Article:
Can you believe we are beyond the 8th week of school already? That means its midterm season. While you may be feeling a sharp increase in stress right now, this time in the semester also brings an opportunity for reflection on how you are progressing in your courses. Your professors will help with this reflection by providing midterm grade reports. These grades will give you a good idea of where you stand in your classes.
Just a reminder, if you are considering withdrawing from a class, or changing a class to pass/no credit, your last day to do so is Friday March 17th at 3:30pm. Since we all want you to succeed in your courses this term, it’s important to determine which classes you will finish well. Below are some questions to consider as you are making the decision:
1. Did you receive a midterm grade report in one or more of your classes? If so, it’s time to take action. You should:
- Meet with your instructor to discuss your progress,
- Hire a tutor (see your instructor or the department chair for guidance),
- And/or consider withdrawing from the class.
Midterm grade reports will only be given for students receiving a D, F or U for unsatisfactory work. So if your grade is in the C range, which may not be acceptable to you, it still would not trigger a midterm grade report.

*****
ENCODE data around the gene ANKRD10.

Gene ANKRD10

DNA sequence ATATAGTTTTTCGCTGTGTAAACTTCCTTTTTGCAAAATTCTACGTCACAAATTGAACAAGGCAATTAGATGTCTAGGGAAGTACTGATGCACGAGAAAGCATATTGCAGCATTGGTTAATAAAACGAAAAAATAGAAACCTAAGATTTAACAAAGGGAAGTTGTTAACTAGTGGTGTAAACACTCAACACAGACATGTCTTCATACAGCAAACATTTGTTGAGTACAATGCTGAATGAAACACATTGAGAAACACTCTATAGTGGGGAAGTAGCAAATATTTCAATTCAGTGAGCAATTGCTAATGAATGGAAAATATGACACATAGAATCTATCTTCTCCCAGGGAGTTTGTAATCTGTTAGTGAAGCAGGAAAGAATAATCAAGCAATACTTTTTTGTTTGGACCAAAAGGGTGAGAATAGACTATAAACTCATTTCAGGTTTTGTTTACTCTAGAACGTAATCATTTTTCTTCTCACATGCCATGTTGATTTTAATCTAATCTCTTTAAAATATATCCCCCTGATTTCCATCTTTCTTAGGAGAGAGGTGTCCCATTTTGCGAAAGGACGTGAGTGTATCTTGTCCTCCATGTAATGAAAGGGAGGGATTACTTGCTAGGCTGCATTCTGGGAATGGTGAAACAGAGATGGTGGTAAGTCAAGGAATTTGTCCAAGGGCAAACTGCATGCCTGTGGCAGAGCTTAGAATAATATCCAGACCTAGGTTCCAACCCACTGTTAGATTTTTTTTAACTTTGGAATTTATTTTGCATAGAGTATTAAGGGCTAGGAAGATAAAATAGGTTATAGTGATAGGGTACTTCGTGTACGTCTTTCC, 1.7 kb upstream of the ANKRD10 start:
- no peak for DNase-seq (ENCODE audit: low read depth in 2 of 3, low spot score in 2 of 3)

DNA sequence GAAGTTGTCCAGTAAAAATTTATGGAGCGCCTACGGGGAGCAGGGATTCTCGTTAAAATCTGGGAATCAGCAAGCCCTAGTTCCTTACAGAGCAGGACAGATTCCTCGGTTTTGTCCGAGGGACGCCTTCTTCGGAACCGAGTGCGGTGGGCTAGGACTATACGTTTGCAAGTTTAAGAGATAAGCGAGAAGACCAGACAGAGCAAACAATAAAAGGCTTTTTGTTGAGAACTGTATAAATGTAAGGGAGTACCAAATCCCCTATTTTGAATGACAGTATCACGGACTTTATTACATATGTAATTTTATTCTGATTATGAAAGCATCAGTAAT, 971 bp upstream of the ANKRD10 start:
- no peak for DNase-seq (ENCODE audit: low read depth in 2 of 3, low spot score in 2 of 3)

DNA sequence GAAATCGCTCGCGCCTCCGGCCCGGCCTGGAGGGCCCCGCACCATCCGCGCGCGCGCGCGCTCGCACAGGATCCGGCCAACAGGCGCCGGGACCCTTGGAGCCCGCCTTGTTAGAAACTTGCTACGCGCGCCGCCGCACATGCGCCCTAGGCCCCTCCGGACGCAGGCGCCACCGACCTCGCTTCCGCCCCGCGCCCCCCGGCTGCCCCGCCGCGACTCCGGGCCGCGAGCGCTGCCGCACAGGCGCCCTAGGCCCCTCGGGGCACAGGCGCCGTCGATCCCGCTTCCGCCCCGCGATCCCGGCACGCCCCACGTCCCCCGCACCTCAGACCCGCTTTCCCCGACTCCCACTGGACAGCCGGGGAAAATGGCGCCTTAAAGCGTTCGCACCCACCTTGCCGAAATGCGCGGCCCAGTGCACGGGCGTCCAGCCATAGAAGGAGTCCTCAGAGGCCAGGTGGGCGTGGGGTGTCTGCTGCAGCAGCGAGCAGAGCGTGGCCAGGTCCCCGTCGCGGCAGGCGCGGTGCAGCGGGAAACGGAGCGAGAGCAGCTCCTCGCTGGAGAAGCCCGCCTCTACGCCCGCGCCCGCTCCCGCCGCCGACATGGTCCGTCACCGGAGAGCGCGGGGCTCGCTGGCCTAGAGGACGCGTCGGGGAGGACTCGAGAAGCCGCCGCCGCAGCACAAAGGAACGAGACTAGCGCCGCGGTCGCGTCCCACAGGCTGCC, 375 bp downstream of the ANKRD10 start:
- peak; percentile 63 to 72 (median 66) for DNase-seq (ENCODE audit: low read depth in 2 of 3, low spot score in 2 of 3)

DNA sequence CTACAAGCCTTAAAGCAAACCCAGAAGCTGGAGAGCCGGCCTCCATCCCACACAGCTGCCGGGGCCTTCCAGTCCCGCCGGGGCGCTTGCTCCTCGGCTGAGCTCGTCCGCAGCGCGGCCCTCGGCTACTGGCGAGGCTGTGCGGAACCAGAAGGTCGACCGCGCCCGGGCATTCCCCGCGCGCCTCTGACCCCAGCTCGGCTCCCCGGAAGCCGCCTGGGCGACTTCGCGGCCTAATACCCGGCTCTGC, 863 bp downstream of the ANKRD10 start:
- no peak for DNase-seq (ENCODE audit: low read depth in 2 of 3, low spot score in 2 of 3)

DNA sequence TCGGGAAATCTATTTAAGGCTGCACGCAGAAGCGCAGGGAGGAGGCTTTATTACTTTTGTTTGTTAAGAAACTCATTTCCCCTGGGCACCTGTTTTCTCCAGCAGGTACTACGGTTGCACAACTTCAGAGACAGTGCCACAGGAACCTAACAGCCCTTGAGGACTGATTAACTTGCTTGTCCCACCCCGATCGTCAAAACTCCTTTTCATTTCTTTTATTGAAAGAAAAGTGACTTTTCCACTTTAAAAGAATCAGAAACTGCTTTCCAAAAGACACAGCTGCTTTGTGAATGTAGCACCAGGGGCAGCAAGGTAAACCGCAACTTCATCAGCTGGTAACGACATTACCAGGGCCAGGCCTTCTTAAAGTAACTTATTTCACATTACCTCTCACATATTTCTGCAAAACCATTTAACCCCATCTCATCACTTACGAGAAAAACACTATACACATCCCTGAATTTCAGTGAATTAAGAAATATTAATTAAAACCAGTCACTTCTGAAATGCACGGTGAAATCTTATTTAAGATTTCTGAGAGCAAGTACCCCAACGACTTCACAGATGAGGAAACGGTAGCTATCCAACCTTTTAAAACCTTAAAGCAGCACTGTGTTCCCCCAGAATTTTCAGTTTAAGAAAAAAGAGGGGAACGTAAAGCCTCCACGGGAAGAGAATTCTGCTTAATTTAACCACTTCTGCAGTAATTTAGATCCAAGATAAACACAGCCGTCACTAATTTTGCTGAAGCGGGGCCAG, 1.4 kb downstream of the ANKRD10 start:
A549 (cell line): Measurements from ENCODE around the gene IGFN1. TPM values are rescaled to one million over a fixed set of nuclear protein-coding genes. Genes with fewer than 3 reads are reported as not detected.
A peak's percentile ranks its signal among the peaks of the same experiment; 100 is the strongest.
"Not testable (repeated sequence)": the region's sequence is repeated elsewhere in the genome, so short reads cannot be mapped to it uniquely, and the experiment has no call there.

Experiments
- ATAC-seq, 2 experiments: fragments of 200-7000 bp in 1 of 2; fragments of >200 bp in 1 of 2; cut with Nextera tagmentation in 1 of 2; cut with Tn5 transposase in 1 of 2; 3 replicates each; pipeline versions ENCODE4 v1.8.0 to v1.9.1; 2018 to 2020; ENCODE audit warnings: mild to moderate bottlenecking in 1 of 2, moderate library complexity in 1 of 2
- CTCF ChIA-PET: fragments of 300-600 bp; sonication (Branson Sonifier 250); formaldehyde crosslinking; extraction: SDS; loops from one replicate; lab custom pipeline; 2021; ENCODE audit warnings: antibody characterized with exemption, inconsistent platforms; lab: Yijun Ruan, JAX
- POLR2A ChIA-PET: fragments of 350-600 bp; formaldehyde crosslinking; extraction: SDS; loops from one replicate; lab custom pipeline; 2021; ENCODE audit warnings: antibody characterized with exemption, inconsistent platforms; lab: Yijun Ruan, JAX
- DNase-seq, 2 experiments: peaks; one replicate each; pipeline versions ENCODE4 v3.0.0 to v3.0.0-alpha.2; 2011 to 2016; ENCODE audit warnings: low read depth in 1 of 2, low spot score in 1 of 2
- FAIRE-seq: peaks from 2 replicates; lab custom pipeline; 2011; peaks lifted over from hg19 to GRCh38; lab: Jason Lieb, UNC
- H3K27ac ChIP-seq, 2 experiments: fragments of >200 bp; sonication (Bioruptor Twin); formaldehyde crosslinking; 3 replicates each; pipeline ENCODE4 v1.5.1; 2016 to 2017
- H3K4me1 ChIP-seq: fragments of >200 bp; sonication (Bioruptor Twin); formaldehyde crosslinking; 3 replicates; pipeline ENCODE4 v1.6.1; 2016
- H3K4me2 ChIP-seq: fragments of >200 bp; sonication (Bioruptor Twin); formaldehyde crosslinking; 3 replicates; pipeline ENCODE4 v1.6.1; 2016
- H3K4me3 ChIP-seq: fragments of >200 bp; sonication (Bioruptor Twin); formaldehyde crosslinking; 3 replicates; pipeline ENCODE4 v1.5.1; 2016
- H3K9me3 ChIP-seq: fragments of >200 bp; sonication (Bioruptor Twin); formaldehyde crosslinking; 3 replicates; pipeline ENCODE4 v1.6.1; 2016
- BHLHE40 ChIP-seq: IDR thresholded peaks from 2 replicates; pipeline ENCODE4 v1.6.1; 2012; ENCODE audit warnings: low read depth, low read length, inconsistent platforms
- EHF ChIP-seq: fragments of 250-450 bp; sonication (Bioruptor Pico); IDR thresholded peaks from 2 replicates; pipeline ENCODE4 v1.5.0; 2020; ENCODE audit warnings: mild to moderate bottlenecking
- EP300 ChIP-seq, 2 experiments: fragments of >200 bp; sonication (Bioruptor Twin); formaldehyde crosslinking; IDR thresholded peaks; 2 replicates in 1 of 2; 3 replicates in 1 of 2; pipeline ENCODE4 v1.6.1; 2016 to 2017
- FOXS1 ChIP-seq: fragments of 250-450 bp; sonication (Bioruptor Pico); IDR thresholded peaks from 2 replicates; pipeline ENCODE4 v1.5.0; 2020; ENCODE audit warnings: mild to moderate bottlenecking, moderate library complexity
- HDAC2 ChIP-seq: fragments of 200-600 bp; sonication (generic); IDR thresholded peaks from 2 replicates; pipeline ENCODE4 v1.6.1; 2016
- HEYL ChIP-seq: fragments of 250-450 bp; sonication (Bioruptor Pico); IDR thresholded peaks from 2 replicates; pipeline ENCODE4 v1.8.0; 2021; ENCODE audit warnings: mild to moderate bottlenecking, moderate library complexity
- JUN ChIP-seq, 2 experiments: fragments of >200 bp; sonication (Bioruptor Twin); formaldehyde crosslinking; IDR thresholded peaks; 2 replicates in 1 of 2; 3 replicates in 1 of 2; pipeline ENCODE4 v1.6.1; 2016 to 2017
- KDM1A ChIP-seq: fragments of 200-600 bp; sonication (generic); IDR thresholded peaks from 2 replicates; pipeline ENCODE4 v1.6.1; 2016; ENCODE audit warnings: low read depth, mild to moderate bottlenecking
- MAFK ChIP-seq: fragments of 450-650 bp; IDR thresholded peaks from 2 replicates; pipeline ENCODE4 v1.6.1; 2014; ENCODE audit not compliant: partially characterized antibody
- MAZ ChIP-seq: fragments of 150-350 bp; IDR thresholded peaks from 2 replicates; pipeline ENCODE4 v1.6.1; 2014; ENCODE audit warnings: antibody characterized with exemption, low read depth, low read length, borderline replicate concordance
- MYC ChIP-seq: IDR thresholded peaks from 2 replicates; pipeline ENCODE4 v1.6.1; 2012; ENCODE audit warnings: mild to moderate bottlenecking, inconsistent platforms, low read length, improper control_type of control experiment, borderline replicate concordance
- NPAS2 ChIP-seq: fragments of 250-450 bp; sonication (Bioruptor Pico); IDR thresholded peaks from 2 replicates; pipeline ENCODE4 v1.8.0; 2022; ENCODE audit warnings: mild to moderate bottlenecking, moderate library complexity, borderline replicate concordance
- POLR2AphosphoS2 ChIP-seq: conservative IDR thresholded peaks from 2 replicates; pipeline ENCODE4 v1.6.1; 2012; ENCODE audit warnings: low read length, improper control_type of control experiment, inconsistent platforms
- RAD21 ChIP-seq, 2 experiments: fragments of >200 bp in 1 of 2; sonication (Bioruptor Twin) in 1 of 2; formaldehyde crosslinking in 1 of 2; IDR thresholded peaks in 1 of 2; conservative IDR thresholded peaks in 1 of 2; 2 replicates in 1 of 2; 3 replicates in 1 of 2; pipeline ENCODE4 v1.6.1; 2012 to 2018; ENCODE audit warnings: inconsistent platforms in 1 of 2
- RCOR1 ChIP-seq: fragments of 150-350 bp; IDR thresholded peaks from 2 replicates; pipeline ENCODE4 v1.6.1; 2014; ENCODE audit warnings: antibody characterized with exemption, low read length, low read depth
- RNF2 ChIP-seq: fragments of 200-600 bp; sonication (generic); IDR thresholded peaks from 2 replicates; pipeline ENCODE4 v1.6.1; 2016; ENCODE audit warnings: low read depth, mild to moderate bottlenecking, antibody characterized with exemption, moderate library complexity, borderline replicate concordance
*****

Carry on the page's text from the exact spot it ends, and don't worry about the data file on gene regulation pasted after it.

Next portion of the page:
2. Have you talked to your professor about your current course progress? Many professors do not submit midterm grade reports, so you might be earning one but not know it. It may also be that you are receiving a D or an F right now, but that grade is based off of one test, and there are other opportunities to raise the grade as the semester progresses. Make sure to check in with your professors to get their opinions on your ability to successfully finish the course this semester.
3. Do you have at least 12 units? All students must have at least 12 units each semester. This limit makes you a full time student at the college and is one way to ensure that you are making appropriate progress towards your degree. Dropping below 12 units may impact your housing (if you live on campus), your financial aid (both Westmont and federal aid), your ability to graduate “on time”, and any driver discounts or insurance coverage you have. Please check with the appropriate parties before attempting to drop below 12 units.
4. Do you feel that you have done your best in the class? Some classes are just not a good fit for your learning style. Some do not work well with the other classes and demands that you have on your time during the semester. It is not a failure to remove yourself from a class which is stretching your time too far and causing you to do poorly in other areas. But if you have taken a half hearted attempt to the class and you feel that with a little more focus you could be successful, then stay in the course.
5. Above all, discuss any changes in your course schedule with your advisor. You want to make sure that you know how this decision will impact your long term goals before you make it final. Your advisors signature is not required when dropping a class, so any changes to your schedule are your responsibility. Choose wisely!